KENNEDY SPACE CENTER, Fla.--By the light of a waning moon, the shuttle Atlantis fell back to Earth this morning, dropping out of predawn darkness to close out NASA's 135th and final shuttle voyage, a long-awaited--and long-dreaded--milestone marking the end of an era for American manned space flight.
Coming home to a future clouded by tight budgets and uncertain political support, commander Christopher Ferguson guided Atlantis through a sweeping left overhead turn and lined up on runway 15, quickly descending into the glare of powerful xenon spotlights.
Approaching the 3-mile-long runway, Ferguson pulled the shuttle's nose up in … Read more
KENNEDY SPACE CENTER, Fla.--After 37 space station assembly flights over the past 12 and a half years, the shuttle Atlantis undocked from the lab complex for the final time today in a long-awaited milestone that marks the beginning of the end for NASA's last shuttle mission.
With pilot Douglas "Chunky" Hurley at the controls, Atlantis pulled away from the station's forward docking port at 2:28 a.m. EDT as the two spacecraft sailed through orbital darkness 243 miles above the Pacific Ocean east of Christchurch, New Zealand.
"Physical separation, Houston," commander Christopher … Read more
KENNEDY SPACE CENTER, Fla.--In the dwindling hours of the shuttle program's last visit to the International Space Station, the Atlantis astronauts detached a bus-size cargo module from the space station today and mounted it in the shuttle's payload bay, wrapping up NASA's final shuttle station resupply mission.
The astronauts then gathered for a brief farewell to the lab crew before moving back aboard Atlantis to rig the ship for undocking early Tuesday. Landing at the Kennedy Space Center is targeted for 5:57 a.m. EDT Thursday.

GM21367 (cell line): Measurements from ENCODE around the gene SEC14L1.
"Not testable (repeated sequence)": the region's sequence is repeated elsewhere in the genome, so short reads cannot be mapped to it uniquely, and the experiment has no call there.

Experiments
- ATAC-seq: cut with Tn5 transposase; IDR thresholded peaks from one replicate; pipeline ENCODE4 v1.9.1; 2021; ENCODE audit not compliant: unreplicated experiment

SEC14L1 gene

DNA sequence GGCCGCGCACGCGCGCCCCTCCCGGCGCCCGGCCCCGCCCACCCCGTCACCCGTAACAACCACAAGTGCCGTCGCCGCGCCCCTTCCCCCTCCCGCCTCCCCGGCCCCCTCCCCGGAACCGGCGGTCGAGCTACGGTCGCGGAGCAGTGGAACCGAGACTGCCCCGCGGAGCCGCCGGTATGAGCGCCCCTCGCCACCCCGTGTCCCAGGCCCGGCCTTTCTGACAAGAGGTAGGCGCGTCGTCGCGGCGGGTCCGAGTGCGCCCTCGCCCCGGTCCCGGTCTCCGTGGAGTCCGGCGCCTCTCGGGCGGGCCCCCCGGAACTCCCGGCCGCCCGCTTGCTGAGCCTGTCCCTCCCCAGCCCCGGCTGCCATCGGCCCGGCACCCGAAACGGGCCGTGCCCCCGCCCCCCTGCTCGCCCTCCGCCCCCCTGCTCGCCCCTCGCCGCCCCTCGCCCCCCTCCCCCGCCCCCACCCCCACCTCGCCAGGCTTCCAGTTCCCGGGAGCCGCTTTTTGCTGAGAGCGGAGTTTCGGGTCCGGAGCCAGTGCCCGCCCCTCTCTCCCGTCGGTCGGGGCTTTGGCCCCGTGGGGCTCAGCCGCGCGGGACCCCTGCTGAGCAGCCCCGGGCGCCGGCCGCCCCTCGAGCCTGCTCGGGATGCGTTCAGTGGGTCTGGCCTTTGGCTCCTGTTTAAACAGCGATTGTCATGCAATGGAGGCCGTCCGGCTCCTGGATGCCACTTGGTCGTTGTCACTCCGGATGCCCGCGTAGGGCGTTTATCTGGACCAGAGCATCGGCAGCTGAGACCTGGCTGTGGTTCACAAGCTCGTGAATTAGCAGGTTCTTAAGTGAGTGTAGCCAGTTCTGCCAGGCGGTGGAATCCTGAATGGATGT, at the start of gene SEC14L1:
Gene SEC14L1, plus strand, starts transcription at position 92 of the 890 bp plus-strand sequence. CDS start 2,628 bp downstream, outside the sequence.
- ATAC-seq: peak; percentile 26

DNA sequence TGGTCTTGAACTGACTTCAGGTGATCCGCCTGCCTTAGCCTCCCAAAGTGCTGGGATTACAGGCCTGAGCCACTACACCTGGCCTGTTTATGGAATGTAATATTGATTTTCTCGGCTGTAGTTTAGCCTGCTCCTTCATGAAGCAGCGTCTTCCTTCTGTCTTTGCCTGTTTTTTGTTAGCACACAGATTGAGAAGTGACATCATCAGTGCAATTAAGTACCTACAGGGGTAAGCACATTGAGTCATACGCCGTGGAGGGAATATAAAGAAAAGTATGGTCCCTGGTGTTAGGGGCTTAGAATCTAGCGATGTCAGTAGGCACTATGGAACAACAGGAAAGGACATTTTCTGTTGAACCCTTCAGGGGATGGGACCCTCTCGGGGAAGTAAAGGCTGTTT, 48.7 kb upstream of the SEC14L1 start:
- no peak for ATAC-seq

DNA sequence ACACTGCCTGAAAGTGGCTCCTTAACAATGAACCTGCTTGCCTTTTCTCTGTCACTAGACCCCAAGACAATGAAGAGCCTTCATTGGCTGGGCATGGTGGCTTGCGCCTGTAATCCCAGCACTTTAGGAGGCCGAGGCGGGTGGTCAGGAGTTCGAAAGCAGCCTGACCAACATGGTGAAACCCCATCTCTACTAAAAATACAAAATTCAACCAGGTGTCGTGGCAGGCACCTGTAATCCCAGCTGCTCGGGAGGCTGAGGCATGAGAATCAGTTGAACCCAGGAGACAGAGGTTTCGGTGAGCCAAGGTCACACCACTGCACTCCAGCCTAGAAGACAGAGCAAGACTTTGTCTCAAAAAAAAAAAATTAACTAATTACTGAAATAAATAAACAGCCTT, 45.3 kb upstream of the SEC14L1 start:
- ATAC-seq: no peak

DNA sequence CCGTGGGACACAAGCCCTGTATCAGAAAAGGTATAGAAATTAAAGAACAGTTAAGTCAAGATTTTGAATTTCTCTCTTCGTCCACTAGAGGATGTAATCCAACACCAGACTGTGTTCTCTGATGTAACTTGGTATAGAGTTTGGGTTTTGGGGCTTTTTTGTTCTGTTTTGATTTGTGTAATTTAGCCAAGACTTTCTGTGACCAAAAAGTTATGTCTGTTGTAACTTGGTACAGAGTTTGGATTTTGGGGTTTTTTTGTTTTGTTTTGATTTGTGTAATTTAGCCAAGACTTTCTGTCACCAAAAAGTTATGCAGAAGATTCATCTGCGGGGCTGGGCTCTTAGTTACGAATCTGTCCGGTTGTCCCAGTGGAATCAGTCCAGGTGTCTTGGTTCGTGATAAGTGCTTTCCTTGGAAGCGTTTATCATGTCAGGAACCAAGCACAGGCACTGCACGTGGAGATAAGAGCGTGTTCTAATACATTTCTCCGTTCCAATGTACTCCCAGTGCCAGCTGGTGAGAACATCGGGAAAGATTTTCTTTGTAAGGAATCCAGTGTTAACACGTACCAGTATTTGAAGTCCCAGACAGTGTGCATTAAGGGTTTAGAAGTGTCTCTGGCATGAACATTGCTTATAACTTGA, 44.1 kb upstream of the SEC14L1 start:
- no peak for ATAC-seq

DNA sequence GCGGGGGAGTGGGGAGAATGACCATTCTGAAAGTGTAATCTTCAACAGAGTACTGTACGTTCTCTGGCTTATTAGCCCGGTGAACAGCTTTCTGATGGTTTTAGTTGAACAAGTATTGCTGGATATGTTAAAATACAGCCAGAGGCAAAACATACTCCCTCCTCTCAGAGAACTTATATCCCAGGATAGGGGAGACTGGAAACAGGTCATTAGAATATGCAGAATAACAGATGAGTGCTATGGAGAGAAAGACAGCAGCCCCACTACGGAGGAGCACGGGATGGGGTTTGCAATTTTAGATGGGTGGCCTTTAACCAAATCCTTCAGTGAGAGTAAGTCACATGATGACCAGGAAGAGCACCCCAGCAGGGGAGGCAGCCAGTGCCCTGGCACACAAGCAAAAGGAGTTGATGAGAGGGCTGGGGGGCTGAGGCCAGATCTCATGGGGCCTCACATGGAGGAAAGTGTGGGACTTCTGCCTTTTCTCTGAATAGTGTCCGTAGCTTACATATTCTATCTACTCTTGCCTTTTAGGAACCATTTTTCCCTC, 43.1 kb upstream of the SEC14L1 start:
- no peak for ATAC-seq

The astronauts on the United States' final space shuttle mission will get one extra day in space.
Using the International Space Station's robot arm, the Atlantis astronauts pulled a bus-size cargo module from the shuttle's payload bay today and attached it to the lab's forward Harmony module to clear the way for a busy week of logistics transfers. The Italian-built Raffaello module is loaded with 9,403 pounds of supplies and equipment, including 2,677 pounds of food, that will help keep the station crew supplied through 2012.
KENNEDY SPACE CENTER, Fla.--After a cliff-hanger countdown, the space shuttle Atlantis thundered to life and majestically rocketed into history Friday, putting on one last sky show for spectators jamming area roads and beaches to witness NASA's 135th and final shuttle launch.
With commander Christopher Ferguson and pilot Douglas Hurley monitoring the computer-orchestrated countdown, Atlantis' three hydrogen-fueled main engines flashed to life at 120 millisecond intervals, followed 6.6 seconds later by ignition of the shuttle's twin solid fuel boosters at 11:29:04 a.m. EDT (GMT-4).
At that same instant, explosive charges in four massive bolts … Read more
NASA's aging Voyager spacecraft, more than three decades outbound from Earth and approaching the outermost limits of the solar system, may be seeing signs of what scientists believe are huge magnetic bubbles churning at the interface between the sun's influence and interstellar space. The unexpected bubbles, shaped like sausages more than 100 million miles across, likely affect how high-energy cosmic rays pass into the inner solar system and may shed light on how stars interact with their galactic environments.